Going back to grade school
To clean our hands, the CDC recommends that we:
- Wet hands with clean water
- Apply soap and lather/scrub every nook and cranny of your hands for 20-30 seconds (about the time to sing “Happy Birthday” twice)
- Rinse well with clean running water
- Dry hands with a clean paper towel or air-dry.
During the 20-30 seconds of lathering the World Health Organization recommends incorporating six maneuvers to cover all parts of your hands.
If soap and water are not unavailable, the CDC recommends using an alcohol-based hand sanitizer that contains at least 60% ethanol. Alcohols have a broad-spectrum of antimicrobial activity and are less selective for resistance compared to other antibacterial chemicals. Although alcohol-based hand sanitizers may not work on all classes of germs, the WHO recommends the use of an alcohol-based hand rub to kill viruses that may be on your hands.
Not all microbes are germs
The presence of some microbes isn’t necessarily a bad thing. In fact many of the microbes that live on or within us are essential for our health.
We live in a microbial world: Trillions of different microbes colonize our skin, gut and orifices. Collectively, this consortium of bacteria, archaea, fungi and viruses are called our microbiota. A plethora of exciting research suggests that the associations of animal hosts with their microbiota are fundamentally important for the host’s biology.
Our microbiota can protect us from germs by training our immune system and by colonization resistance – the characteristic of the intestinal microbiota to block colonization of pathogens. There is ample evidence suggesting that commensal bacteria regulate invading viruses, and in some cases have a suppressive role in their infections. For example, bacteria can prevent influenza virus infection by binding or trapping them directly or by producing metabolites that decrease the stability of influenza virions.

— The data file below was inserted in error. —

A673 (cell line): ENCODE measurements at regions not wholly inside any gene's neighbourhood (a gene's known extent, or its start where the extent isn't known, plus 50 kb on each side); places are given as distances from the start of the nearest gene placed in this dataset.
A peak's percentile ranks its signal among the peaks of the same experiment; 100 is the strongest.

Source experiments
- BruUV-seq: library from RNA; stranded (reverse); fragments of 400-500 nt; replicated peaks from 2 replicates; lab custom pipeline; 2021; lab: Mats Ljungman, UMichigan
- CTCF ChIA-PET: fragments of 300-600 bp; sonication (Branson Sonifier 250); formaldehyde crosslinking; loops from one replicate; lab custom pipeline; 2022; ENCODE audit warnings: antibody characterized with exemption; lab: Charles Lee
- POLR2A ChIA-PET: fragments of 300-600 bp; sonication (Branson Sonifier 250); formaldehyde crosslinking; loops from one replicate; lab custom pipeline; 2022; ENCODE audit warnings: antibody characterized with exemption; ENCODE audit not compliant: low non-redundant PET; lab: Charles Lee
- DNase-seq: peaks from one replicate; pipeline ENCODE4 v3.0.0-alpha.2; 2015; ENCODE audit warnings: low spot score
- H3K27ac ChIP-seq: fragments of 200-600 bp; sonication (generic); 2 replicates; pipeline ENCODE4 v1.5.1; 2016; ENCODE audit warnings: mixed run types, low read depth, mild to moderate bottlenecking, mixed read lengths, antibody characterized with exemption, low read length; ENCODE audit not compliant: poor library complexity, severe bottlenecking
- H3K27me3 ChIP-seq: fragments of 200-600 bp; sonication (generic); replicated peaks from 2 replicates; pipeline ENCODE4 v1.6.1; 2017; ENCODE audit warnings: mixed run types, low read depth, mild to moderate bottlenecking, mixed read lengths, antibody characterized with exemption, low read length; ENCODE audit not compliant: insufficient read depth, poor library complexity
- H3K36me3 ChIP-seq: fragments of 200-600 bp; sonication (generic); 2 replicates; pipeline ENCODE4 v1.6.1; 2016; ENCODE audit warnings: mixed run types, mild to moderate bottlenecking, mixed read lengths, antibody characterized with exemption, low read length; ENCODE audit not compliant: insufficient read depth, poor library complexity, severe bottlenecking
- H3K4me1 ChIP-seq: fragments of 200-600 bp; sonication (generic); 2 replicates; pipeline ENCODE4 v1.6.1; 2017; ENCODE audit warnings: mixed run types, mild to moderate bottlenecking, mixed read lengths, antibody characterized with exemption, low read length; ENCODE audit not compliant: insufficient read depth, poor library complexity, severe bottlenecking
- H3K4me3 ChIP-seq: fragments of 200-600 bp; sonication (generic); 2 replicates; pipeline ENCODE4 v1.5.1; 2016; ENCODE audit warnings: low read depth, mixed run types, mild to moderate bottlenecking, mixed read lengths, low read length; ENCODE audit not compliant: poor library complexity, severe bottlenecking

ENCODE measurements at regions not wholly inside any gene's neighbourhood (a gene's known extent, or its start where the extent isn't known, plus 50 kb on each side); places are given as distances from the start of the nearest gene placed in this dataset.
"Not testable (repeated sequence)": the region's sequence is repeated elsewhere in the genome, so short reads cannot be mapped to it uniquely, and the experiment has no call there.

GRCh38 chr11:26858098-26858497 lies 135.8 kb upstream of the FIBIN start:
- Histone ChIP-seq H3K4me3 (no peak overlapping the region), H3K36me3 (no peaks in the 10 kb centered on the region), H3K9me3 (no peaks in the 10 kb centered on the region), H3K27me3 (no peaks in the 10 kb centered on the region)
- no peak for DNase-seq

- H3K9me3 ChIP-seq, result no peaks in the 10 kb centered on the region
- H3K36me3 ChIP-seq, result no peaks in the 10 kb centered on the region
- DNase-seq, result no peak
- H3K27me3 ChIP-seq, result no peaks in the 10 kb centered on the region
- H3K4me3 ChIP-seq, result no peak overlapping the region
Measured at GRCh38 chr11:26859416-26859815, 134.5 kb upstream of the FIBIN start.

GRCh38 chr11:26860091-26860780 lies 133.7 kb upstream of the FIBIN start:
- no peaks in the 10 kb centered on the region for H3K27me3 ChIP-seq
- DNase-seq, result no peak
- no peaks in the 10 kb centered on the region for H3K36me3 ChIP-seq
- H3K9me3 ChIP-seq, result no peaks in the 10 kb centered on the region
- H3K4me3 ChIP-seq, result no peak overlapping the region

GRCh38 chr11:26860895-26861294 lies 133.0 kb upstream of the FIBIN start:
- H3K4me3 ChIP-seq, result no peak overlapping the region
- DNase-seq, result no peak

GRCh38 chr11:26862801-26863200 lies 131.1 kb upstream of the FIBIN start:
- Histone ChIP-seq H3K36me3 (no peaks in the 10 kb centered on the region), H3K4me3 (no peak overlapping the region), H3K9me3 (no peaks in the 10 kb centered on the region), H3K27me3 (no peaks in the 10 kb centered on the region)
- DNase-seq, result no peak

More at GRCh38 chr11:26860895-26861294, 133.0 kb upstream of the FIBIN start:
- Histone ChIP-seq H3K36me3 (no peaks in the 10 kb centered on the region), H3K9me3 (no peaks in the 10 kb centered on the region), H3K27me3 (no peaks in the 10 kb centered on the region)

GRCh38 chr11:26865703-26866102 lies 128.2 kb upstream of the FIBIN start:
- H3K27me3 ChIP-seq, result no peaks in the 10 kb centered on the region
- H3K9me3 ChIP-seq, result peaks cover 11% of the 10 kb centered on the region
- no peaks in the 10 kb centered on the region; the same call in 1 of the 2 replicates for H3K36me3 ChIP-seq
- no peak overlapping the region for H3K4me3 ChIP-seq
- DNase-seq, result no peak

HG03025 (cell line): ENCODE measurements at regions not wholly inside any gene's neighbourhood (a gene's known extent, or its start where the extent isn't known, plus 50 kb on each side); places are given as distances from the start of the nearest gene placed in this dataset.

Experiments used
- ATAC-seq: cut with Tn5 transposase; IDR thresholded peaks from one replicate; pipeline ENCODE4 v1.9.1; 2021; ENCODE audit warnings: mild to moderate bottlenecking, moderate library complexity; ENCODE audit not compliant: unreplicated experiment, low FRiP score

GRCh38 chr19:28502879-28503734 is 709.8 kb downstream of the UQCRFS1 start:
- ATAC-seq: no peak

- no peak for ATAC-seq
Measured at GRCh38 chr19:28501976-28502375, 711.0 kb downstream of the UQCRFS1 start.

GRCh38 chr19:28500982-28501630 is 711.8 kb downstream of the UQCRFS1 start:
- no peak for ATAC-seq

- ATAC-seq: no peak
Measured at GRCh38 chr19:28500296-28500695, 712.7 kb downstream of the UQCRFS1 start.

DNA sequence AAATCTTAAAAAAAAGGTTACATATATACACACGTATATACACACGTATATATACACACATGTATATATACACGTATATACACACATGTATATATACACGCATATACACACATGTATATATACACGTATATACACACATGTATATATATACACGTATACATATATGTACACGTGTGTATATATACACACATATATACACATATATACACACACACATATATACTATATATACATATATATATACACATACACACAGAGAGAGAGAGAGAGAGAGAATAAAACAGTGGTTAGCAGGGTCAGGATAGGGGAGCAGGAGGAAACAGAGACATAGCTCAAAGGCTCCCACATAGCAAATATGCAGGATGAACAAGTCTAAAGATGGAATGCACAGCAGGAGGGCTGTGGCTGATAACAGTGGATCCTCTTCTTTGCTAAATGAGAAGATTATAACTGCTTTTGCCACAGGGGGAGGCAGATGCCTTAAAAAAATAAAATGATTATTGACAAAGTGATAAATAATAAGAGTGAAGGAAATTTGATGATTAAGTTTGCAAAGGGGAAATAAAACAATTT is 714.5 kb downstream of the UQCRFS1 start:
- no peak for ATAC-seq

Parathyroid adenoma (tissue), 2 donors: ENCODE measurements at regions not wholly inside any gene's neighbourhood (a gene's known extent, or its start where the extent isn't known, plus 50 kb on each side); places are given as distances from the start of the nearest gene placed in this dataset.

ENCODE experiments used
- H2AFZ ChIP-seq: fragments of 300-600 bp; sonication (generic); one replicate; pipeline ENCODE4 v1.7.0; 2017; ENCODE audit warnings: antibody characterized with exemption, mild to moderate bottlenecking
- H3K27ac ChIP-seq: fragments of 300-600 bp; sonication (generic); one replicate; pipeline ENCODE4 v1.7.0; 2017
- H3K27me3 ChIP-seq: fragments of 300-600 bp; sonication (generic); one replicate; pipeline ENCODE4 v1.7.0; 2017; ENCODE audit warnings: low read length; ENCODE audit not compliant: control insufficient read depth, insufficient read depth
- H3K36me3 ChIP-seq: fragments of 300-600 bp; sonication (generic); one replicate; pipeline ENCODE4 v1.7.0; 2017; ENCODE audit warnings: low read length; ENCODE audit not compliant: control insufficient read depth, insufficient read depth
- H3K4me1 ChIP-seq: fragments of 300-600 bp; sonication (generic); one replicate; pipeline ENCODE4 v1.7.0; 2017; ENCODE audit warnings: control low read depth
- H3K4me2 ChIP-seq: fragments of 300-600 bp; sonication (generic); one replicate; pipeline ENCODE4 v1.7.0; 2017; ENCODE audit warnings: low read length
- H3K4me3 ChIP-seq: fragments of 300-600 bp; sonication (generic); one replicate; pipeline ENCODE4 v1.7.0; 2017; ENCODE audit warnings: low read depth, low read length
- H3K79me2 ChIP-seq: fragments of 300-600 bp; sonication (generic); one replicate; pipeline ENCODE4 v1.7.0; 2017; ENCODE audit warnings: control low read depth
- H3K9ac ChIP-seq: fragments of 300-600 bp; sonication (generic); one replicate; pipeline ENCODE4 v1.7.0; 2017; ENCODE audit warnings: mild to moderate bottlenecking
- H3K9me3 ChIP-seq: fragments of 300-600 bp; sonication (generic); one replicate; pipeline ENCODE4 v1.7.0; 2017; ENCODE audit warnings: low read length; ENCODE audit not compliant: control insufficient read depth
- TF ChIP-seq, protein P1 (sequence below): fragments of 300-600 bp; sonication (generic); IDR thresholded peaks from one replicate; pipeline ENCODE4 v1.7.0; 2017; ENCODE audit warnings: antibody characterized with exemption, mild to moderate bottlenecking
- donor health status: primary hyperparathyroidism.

Although more research needs to be done to understand the intricate interactions between microbial communities with host cells, consistent work illustrates that a diverse population of microbes and a balance of this community is important for our health.
So what is the take-home message?
There is no doubt that washing our hands with liquid soap and water is effective in reducing the spread of infectious microorganisms, including those that are resistant to antimicrobial agents.
When you don’t have the opportunity to wash your hands after touching questionable surfaces, use an alcohol-based hand sanitizer. Limit the touching of your hands to your mouth, nose and eyes.
Furthermore, maintain a healthy microbiota by limiting stress, getting enough sleep and “fertilizing” your gut microbes with a diversity of plant-based foods. It’s not only a small world, but a dirty one as well.
Editor’s note: This article contains updated information from an article that was published originally Dec. 17, 2017.[You’re too busy to read everything. We get it. That’s why we’ve got a weekly newsletter. Sign up for good Sunday reading. ]
Michelle Sconce Massaquoi, Doctoral Candidate in Microbiology, University of Oregon
This article is republished from The Conversation under a Creative Commons license. Read the original article.